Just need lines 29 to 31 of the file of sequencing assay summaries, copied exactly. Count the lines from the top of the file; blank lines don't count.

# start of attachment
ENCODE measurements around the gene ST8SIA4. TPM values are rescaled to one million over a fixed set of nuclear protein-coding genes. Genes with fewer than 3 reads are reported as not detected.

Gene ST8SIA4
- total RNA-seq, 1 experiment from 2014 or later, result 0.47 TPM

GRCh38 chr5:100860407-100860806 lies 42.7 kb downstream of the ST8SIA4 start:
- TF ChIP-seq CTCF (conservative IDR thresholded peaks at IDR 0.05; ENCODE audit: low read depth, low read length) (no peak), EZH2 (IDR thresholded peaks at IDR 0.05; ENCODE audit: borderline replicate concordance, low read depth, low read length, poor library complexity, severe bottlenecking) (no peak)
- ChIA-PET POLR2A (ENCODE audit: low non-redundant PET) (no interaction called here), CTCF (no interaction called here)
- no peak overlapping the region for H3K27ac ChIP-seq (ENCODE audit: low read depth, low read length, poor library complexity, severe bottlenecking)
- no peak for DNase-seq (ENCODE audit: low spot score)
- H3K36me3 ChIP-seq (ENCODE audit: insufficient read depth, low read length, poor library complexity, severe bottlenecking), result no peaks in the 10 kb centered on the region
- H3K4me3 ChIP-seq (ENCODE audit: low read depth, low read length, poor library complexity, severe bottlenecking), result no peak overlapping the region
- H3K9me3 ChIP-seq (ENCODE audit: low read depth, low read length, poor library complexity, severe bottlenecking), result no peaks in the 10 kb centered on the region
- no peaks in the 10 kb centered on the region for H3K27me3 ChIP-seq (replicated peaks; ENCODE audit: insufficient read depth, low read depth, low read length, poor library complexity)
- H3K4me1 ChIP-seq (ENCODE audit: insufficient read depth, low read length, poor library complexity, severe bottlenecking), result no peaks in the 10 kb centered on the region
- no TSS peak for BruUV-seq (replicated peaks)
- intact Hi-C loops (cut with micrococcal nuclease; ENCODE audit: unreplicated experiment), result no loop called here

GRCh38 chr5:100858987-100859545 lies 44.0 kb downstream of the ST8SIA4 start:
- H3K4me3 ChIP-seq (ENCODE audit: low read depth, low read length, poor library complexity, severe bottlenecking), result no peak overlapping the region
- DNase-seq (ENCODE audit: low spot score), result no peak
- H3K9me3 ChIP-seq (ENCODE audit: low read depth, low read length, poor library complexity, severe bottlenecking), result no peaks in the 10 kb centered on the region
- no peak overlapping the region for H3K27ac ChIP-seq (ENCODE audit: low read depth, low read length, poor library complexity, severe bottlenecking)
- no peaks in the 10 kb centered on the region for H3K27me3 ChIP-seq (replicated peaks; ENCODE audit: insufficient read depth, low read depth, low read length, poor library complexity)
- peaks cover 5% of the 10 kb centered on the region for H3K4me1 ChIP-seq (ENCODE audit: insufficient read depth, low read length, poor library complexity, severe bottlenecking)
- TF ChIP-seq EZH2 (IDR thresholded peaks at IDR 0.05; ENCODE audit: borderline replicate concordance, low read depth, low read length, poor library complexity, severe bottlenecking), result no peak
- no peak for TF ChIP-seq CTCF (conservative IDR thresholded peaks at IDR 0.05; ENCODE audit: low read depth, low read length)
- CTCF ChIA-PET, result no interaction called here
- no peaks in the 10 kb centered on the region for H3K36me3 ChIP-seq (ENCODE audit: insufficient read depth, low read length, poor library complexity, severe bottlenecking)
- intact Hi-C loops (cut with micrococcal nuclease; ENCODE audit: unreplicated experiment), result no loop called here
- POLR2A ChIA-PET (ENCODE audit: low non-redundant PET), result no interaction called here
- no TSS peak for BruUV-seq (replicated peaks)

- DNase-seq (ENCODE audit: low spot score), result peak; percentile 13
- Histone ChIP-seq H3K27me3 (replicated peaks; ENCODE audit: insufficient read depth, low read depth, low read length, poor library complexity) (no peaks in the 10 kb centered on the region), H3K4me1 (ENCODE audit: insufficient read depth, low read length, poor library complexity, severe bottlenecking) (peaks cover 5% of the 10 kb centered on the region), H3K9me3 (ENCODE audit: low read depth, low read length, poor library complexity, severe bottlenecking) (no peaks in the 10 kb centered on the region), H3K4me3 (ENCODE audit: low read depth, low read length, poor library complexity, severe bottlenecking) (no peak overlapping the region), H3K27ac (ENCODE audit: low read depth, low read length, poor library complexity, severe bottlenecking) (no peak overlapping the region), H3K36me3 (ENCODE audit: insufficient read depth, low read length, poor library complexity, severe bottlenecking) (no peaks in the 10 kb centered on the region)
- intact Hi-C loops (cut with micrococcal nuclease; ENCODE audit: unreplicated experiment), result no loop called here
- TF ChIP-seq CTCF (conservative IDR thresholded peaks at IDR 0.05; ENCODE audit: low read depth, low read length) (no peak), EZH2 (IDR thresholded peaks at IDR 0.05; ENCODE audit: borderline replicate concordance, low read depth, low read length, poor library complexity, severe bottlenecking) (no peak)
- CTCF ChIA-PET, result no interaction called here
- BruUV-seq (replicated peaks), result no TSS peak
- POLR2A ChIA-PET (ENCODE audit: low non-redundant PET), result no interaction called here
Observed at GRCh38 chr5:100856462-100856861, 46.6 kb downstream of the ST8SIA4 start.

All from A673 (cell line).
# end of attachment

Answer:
- no TSS peak for BruUV-seq (replicated peaks)

- DNase-seq (ENCODE audit: low spot score), result peak; percentile 13
- Histone ChIP-seq H3K27me3 (replicated peaks; ENCODE audit: insufficient read depth, low read depth, low read length, poor library complexity) (no peaks in the 10 kb centered on the region), H3K4me1 (ENCODE audit: insufficient read depth, low read length, poor library complexity, severe bottlenecking) (peaks cover 5% of the 10 kb centered on the region), H3K9me3 (ENCODE audit: low read depth, low read length, poor library complexity, severe bottlenecking) (no peaks in the 10 kb centered on the region), H3K4me3 (ENCODE audit: low read depth, low read length, poor library complexity, severe bottlenecking) (no peak overlapping the region), H3K27ac (ENCODE audit: low read depth, low read length, poor library complexity, severe bottlenecking) (no peak overlapping the region), H3K36me3 (ENCODE audit: insufficient read depth, low read length, poor library complexity, severe bottlenecking) (no peaks in the 10 kb centered on the region)